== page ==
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Fad Diets and Their Dangers for Mental Health


Because the epidemic of obesity in the USA has not been eliminated, the debates about developing healthy and effective diets still occur. Fad diets have emerged as a miraculous tool for quick and easy weight loss. There are lists of various fad diets, and the most famous ones are the diet with high protein concentration, Dukan diet, Atkins diet, and the vegan diet (da Silva et al., 2014; Nouvenne et al., 2014). Most of these diets ban specific types of foods and make users focus on short-term changes in their weight, disregarding the importance of sustainable and long-term improvement in their health. They provide specific rules to follow to achieve weight loss, and are often underresearched or cite dubious studies as proof of their effectiveness. Moreover, fad diets rarely support healthy interventions and changes in lifestyle; instead, they guide users towards short-term effects that often result in problems with metabolism. Even though many overweight people see fad diets as a means of losing weight, they cannot produce a long-term effect nor can they improve personal health.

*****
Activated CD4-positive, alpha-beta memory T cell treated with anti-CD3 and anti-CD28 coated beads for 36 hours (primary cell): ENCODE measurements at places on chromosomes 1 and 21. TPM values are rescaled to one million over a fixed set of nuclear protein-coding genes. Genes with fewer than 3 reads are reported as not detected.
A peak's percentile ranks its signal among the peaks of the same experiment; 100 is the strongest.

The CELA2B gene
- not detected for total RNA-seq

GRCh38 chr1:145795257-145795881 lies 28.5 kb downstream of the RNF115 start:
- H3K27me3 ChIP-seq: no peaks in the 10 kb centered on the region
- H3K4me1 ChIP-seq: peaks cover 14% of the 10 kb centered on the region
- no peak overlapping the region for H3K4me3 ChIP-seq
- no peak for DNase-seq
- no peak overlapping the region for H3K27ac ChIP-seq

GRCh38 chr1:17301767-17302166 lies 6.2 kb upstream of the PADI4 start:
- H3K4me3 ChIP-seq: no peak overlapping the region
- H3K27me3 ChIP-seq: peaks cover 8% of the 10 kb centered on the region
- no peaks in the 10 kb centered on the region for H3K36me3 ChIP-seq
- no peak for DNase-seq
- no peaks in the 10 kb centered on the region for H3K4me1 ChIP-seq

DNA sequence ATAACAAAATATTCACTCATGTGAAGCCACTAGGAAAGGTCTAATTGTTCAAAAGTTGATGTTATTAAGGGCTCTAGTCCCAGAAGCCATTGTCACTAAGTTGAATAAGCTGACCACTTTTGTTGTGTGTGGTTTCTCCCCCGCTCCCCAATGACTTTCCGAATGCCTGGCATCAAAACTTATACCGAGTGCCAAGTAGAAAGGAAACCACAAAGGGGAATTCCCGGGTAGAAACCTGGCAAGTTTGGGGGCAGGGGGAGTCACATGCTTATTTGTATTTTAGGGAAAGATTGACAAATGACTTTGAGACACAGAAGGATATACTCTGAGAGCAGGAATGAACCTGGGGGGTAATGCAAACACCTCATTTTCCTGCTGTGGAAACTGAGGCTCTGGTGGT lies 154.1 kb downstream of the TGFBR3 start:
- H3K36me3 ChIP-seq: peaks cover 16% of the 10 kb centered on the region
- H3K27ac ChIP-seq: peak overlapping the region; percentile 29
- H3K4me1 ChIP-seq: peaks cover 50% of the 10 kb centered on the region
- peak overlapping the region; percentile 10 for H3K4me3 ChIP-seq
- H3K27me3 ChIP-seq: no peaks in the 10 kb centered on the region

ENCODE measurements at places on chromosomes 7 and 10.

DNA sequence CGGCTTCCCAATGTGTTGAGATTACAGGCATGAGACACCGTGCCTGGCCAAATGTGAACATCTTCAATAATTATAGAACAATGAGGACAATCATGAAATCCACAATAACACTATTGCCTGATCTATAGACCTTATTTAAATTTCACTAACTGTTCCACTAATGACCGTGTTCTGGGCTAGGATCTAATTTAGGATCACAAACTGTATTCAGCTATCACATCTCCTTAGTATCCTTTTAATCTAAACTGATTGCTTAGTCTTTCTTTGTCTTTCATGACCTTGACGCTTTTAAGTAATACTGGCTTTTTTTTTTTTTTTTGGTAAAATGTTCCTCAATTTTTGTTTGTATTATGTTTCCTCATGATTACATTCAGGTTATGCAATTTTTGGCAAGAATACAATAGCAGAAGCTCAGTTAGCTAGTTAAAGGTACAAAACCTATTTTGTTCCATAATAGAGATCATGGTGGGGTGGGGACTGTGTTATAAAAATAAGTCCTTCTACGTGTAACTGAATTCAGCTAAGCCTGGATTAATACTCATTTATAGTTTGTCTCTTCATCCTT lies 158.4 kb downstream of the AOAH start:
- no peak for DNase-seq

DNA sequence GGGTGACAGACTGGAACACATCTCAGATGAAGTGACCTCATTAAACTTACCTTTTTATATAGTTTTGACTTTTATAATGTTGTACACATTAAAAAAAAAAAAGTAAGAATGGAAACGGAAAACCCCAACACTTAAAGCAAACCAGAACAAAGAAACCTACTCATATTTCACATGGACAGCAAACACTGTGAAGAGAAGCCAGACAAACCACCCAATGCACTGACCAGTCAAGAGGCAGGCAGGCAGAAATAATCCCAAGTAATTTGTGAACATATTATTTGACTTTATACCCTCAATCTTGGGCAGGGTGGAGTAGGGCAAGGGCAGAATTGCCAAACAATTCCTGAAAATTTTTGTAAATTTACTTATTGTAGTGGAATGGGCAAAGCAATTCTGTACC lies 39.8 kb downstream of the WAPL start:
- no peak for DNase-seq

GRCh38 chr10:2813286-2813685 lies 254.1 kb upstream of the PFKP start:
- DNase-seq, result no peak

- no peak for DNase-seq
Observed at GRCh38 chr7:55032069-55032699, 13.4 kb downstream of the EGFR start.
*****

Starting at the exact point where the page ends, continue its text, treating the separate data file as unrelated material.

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Fad diets are hard to stick to because of their restrictive rules (Crowe, 2014). Fad diets often do not warn users what effects and complications they can cause. As Crowe (2014) points out, weight loss is indeed possible during such a diet but only due to loss of water and carbohydrate stores. Eventually, the weight returns because people choose to return to their usual methods of nutrition again. Fad diets are often associated with neglecting important foods, which leads to nausea, fatigue, low mineral, and vitamin intake (Crowe, 2014). Another study also points out that diets with high protein concentration can result in “the development of osteoporosis, especially among adult women” (da Silva et al., 2014, p. 141).

Dangers of Fad Diets